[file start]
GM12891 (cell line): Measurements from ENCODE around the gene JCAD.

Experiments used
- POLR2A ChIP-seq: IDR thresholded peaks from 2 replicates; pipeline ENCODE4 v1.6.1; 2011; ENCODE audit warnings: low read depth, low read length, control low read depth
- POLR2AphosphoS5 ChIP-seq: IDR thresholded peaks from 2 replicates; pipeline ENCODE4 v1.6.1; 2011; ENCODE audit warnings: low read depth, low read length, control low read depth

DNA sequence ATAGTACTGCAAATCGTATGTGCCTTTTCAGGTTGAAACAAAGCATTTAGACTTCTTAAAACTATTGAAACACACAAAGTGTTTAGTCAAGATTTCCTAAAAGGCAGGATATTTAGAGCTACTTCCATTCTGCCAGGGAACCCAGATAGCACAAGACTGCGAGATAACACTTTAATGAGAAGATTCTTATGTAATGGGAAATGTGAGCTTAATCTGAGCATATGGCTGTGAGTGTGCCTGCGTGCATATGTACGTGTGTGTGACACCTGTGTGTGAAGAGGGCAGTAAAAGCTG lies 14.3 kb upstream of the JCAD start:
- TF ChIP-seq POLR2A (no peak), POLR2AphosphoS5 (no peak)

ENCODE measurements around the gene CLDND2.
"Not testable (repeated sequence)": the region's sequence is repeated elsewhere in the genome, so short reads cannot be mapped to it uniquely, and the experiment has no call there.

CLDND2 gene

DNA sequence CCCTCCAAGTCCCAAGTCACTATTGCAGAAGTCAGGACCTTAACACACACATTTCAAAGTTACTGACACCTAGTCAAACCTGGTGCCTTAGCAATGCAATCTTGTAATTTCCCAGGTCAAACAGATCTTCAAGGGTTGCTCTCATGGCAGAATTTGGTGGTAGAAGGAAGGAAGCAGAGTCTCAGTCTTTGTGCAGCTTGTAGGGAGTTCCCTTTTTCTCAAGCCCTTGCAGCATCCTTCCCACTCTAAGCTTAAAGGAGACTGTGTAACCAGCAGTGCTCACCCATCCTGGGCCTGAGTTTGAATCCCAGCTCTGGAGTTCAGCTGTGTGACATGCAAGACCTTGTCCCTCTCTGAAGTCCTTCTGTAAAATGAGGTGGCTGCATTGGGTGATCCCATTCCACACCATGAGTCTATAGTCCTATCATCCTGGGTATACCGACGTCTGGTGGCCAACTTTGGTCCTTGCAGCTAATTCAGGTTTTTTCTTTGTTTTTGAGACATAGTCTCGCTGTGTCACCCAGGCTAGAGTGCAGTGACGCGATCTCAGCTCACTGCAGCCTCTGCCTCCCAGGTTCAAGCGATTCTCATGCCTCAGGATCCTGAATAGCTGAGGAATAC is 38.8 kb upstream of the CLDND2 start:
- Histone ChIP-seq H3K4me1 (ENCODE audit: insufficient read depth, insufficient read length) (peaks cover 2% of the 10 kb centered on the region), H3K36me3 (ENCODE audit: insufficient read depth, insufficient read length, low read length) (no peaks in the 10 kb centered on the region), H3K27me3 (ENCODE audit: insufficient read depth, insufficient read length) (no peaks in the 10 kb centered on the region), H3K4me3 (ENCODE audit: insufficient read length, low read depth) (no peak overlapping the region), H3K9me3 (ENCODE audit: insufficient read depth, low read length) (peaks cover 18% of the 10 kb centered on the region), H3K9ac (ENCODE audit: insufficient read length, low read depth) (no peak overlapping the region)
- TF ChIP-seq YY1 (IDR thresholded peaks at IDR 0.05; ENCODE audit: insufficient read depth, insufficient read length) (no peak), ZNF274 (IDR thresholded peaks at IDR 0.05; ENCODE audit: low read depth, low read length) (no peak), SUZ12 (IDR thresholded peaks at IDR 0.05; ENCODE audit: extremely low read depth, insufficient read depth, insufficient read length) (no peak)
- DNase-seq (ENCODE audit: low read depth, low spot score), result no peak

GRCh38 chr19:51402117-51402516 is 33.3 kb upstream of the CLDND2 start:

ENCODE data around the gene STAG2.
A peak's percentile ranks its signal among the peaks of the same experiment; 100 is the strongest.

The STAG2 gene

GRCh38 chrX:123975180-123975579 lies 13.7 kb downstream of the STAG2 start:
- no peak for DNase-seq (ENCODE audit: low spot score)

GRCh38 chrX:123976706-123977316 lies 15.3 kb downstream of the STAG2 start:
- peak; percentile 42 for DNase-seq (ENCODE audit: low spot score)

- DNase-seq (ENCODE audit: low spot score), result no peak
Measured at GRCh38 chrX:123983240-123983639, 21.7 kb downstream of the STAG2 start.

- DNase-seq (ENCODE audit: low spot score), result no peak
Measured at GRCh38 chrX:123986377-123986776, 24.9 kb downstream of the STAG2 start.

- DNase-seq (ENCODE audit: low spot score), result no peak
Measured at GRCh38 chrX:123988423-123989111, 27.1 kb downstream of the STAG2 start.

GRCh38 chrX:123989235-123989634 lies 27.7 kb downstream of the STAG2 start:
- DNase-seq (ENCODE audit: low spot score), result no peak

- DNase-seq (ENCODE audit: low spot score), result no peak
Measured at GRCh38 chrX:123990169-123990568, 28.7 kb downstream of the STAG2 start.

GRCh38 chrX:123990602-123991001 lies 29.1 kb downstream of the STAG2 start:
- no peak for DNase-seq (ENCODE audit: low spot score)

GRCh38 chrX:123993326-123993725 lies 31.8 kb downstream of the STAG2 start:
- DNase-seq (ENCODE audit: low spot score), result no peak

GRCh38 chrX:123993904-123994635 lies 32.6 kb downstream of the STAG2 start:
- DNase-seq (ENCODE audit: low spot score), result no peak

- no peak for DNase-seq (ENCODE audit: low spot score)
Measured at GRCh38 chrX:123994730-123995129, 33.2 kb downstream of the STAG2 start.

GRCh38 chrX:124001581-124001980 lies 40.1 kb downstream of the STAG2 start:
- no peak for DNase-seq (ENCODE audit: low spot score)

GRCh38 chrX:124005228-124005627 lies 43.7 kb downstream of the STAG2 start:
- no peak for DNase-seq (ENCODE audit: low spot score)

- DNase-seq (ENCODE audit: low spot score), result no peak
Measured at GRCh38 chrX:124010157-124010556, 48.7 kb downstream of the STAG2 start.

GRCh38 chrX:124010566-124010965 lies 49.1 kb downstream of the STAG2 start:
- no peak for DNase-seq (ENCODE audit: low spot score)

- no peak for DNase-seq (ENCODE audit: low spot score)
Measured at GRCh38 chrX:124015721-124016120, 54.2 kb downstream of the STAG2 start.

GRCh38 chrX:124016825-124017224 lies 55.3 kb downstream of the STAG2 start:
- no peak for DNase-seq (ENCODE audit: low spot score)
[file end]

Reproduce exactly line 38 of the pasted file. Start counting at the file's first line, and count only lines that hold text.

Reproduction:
- no peak for DNase-seq (ENCODE audit: low spot score)